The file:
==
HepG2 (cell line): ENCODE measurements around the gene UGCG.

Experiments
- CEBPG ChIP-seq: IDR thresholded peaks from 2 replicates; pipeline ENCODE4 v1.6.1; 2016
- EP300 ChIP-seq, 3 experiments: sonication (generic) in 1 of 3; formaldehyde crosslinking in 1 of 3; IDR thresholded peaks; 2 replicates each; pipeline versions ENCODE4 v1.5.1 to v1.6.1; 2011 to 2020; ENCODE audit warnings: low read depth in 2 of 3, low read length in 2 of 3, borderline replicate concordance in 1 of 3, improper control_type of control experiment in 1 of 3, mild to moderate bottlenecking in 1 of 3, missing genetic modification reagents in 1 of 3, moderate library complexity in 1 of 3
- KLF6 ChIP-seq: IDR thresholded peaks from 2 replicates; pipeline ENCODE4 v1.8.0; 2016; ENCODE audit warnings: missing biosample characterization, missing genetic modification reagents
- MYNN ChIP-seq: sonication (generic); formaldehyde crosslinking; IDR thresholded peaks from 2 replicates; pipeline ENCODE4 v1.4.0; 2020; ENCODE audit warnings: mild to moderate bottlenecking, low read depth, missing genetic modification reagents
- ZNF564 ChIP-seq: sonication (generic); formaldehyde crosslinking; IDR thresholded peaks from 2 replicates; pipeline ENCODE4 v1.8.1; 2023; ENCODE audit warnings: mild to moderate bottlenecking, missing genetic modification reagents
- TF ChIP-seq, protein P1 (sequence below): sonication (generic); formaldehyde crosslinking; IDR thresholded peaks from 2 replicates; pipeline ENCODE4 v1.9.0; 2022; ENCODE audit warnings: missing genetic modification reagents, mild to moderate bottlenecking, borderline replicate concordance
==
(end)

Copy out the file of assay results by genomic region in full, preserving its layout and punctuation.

HepG2 (cell line): ENCODE measurements around the gene UGCG.

Experiments
- CEBPG ChIP-seq: IDR thresholded peaks from 2 replicates; pipeline ENCODE4 v1.6.1; 2016
- EP300 ChIP-seq, 3 experiments: sonication (generic) in 1 of 3; formaldehyde crosslinking in 1 of 3; IDR thresholded peaks; 2 replicates each; pipeline versions ENCODE4 v1.5.1 to v1.6.1; 2011 to 2020; ENCODE audit warnings: low read depth in 2 of 3, low read length in 2 of 3, borderline replicate concordance in 1 of 3, improper control_type of control experiment in 1 of 3, mild to moderate bottlenecking in 1 of 3, missing genetic modification reagents in 1 of 3, moderate library complexity in 1 of 3
- KLF6 ChIP-seq: IDR thresholded peaks from 2 replicates; pipeline ENCODE4 v1.8.0; 2016; ENCODE audit warnings: missing biosample characterization, missing genetic modification reagents
- MYNN ChIP-seq: sonication (generic); formaldehyde crosslinking; IDR thresholded peaks from 2 replicates; pipeline ENCODE4 v1.4.0; 2020; ENCODE audit warnings: mild to moderate bottlenecking, low read depth, missing genetic modification reagents
- ZNF564 ChIP-seq: sonication (generic); formaldehyde crosslinking; IDR thresholded peaks from 2 replicates; pipeline ENCODE4 v1.8.1; 2023; ENCODE audit warnings: mild to moderate bottlenecking, missing genetic modification reagents
- TF ChIP-seq, protein P1 (sequence below): sonication (generic); formaldehyde crosslinking; IDR thresholded peaks from 2 replicates; pipeline ENCODE4 v1.9.0; 2022; ENCODE audit warnings: missing genetic modification reagents, mild to moderate bottlenecking, borderline replicate concordance